Rationality is prized by lawyers. The 'rational review' test provides the constitutional minimum for due process and equal protection analysis. Unfortunately, even in an idealized world populated by perfectly rational people not all causes of irrational decision-making can be avoided. The basic nature of group decision-making inevitably creates the possibility of certain kinds of irrationality. The core of the problem is that, while deciding which party prevails is a binary decision [either one side or the other wins], there are often multiple issues that need to be decided in any particular case. The task of creating a system for selecting among multiple options presents an intractable problem for any group, including the Supreme Court. Kenneth S. Arrow has proven that no reasonable group-voting system for resolving multiple issues can avoid all inconsistency. Specifically, Arrow showed that under certain conditions, there always exists the potential for what is known as a 'lack of transitivity.' Transitivity requires that preferences between several options be consistent, so that if one prefers coffee to soda, and soda to tea, that person also prefers coffee to tea. Arrow's Theorem establishes that such a conclusion does not necessarily follow in the context of group decision-making. That is, given a similar choice of the three beverages, the group might prefer coffee to soda, and soda to tea, but also prefer tea to coffee. While the scholarly discussion of Arrow's Theorem is voluminous, until now, no one has identified a lack of transitivity in Supreme Court opinions. This Article presents the first such example, but it also explains why Arrow's Theorem is not a significant cause of "irrational" Supreme Court opinions. The article shows that there is a second form of irrational group decision-making exists, which has occurred far more frequently. It occurs when one party in a case receives the votes of a majority of the Justices of the Court on every relevant issue yet loses the case anyway. In these cases: (i) the Court agrees that if all of the relevant issues are decided in one party's favor, that party will win; (ii) at least five of the nine Justices rule in favor of that same party on all relevant issues; but, (iii) the other party wins. This phenomenon can be explained using what this Author has termed the 'Irrationality Theorem.' Stated generally, the Irrationality Theorem proves that there is no way to eliminate the possibility that a majority of the Supreme Court (or any other multi-member tribunal) will vote that one party should lose on every relevant issue yet win the case anyway. Several cases embodying this irrationality are discussed in detail.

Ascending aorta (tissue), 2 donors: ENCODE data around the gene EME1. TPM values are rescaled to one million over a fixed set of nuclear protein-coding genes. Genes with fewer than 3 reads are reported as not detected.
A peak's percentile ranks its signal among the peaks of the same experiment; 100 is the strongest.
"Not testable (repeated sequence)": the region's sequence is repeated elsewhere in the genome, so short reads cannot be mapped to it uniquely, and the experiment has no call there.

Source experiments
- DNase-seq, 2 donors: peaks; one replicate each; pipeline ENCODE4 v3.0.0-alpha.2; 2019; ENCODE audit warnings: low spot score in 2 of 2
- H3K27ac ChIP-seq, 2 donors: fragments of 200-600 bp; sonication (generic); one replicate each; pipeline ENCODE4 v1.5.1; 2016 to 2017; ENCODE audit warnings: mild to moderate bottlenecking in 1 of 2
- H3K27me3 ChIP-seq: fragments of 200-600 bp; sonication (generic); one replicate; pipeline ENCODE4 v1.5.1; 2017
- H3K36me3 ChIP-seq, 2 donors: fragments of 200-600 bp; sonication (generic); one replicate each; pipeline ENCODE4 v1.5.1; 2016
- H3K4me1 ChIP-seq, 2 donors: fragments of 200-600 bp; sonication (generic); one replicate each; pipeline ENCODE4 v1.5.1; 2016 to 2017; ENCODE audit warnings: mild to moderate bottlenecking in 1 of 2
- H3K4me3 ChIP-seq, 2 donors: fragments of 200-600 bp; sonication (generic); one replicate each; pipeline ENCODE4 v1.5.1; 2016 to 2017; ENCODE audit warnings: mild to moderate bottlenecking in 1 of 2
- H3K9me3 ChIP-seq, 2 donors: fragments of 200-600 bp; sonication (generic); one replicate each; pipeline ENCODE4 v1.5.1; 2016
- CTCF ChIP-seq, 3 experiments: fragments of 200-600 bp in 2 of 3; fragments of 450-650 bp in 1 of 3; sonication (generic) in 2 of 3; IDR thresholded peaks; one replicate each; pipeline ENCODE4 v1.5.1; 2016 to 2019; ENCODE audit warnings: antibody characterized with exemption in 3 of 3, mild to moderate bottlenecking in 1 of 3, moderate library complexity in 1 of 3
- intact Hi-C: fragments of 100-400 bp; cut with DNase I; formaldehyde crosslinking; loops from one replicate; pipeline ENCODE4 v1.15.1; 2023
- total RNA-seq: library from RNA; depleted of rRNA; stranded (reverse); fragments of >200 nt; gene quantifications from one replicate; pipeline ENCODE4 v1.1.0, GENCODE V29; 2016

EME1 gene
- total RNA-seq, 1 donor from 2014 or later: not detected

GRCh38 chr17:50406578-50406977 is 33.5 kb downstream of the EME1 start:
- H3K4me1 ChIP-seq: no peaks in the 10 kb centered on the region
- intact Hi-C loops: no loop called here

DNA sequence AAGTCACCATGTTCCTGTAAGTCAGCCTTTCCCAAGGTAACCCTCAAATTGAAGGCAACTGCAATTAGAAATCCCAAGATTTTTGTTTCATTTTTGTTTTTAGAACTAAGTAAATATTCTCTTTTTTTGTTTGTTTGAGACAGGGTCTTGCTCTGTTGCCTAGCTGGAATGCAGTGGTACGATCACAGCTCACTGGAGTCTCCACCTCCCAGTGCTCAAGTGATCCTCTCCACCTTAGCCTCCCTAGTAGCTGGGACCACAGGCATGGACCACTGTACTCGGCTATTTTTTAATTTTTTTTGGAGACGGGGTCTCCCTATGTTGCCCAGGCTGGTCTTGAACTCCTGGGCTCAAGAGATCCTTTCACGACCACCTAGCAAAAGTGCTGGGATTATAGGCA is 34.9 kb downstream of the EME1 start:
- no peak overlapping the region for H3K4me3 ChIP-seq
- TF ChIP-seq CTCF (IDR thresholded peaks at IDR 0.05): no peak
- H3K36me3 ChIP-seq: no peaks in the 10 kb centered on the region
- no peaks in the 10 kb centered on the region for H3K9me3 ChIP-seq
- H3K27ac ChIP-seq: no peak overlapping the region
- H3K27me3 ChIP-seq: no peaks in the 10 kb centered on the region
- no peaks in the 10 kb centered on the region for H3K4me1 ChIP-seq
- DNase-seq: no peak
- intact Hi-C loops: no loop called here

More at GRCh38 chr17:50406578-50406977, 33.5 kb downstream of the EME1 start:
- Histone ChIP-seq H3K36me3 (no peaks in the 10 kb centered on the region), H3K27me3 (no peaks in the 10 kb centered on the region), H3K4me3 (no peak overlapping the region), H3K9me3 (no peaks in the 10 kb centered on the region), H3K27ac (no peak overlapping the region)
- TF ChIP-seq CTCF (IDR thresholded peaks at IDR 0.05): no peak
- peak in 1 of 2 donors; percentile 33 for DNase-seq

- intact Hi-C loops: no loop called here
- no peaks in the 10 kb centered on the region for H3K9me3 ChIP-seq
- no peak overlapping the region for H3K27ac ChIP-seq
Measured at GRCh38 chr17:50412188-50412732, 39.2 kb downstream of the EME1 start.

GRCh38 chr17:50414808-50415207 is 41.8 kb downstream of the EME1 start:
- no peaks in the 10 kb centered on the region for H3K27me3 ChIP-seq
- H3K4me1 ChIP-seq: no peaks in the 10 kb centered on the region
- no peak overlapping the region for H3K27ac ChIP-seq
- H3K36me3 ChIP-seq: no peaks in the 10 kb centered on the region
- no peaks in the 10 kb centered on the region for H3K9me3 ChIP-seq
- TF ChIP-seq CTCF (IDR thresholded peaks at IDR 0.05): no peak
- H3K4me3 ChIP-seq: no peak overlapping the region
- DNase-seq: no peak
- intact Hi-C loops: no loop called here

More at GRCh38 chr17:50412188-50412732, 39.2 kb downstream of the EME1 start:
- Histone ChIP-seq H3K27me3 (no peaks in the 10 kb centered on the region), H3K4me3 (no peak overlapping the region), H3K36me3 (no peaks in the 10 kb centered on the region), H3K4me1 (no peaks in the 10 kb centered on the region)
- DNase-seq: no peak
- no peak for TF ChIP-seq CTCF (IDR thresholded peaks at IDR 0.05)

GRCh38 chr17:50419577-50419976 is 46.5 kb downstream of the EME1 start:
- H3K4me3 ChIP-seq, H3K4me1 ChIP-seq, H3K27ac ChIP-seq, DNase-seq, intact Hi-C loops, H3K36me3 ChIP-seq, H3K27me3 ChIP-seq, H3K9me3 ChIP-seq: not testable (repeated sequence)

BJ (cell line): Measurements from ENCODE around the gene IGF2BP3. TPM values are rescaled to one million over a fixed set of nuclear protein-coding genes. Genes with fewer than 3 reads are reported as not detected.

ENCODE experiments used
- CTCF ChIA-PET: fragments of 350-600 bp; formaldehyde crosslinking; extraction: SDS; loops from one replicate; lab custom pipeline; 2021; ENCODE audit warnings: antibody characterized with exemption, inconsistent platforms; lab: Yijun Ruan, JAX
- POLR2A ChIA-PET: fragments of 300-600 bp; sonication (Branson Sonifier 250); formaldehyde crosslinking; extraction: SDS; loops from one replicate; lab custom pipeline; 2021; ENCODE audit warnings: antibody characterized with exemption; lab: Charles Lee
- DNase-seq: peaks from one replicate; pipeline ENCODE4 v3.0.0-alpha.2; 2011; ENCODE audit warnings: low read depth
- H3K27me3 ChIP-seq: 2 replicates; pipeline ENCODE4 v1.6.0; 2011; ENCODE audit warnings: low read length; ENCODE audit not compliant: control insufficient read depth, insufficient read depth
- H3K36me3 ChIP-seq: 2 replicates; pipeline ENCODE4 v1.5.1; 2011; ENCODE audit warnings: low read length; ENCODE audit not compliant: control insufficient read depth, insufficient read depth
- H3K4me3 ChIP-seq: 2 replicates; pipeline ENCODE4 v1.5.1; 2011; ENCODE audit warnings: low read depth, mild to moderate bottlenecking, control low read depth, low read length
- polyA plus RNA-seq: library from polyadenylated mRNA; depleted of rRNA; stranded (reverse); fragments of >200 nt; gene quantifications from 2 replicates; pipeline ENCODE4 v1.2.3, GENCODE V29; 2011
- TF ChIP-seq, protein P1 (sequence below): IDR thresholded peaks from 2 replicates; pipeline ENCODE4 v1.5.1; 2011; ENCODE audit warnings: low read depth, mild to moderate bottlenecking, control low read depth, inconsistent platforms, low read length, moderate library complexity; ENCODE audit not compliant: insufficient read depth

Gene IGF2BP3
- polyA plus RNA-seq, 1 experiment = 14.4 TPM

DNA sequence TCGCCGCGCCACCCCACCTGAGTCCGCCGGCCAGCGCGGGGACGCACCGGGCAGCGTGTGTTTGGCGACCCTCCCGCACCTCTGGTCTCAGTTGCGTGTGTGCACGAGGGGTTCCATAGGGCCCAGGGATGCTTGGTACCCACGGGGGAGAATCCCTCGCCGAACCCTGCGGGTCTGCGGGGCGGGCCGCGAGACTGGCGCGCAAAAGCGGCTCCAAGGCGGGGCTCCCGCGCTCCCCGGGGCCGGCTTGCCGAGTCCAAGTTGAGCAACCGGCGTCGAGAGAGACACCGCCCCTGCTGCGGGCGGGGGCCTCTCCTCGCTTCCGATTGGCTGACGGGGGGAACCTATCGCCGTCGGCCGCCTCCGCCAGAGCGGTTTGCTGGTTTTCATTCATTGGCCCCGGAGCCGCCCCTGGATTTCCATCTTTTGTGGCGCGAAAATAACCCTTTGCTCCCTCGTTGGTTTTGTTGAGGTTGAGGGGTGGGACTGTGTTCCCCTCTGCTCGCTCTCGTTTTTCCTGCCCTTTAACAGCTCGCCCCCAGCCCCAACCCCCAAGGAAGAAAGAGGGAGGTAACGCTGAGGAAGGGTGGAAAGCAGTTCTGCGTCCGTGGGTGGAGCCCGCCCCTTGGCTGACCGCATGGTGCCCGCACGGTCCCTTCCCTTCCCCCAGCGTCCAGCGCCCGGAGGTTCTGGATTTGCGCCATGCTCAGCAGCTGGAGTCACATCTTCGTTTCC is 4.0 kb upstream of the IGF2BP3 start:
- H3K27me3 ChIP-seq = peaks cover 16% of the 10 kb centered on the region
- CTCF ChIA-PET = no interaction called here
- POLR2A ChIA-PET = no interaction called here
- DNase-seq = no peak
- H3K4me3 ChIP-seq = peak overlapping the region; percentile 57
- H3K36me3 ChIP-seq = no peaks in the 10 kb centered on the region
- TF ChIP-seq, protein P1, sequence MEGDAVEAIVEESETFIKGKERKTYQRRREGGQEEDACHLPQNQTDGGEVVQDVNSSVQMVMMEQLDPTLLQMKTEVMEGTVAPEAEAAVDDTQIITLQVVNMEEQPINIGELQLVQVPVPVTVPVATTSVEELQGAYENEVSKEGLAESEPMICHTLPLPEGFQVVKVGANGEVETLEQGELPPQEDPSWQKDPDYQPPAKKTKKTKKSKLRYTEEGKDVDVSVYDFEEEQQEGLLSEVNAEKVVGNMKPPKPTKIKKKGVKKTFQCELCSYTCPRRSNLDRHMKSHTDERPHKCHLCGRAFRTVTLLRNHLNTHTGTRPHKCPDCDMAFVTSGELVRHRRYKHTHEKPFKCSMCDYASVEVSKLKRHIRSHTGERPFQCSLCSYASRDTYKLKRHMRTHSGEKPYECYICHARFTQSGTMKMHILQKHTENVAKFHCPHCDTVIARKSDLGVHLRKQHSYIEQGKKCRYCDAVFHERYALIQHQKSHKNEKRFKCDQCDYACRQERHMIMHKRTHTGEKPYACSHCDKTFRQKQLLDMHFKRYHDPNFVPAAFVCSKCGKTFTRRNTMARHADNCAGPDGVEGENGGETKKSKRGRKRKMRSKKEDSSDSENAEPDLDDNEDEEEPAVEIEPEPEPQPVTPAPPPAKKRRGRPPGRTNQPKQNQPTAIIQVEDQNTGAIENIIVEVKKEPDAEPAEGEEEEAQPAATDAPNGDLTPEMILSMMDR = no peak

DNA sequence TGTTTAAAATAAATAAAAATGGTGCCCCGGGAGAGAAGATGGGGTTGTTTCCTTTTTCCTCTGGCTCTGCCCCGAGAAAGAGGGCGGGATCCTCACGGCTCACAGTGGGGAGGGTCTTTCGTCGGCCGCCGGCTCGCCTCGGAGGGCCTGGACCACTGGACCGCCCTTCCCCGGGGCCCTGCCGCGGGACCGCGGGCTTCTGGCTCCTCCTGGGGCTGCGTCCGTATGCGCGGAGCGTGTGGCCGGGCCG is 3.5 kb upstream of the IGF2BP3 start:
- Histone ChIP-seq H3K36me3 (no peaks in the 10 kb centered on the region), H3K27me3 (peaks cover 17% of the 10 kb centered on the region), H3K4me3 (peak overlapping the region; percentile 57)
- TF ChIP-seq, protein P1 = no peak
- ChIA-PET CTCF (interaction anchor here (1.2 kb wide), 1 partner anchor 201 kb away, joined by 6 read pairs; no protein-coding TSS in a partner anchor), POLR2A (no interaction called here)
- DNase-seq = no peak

The Irrational Supreme Court, 84 Neb. L. Rev. 895 (2005-2006)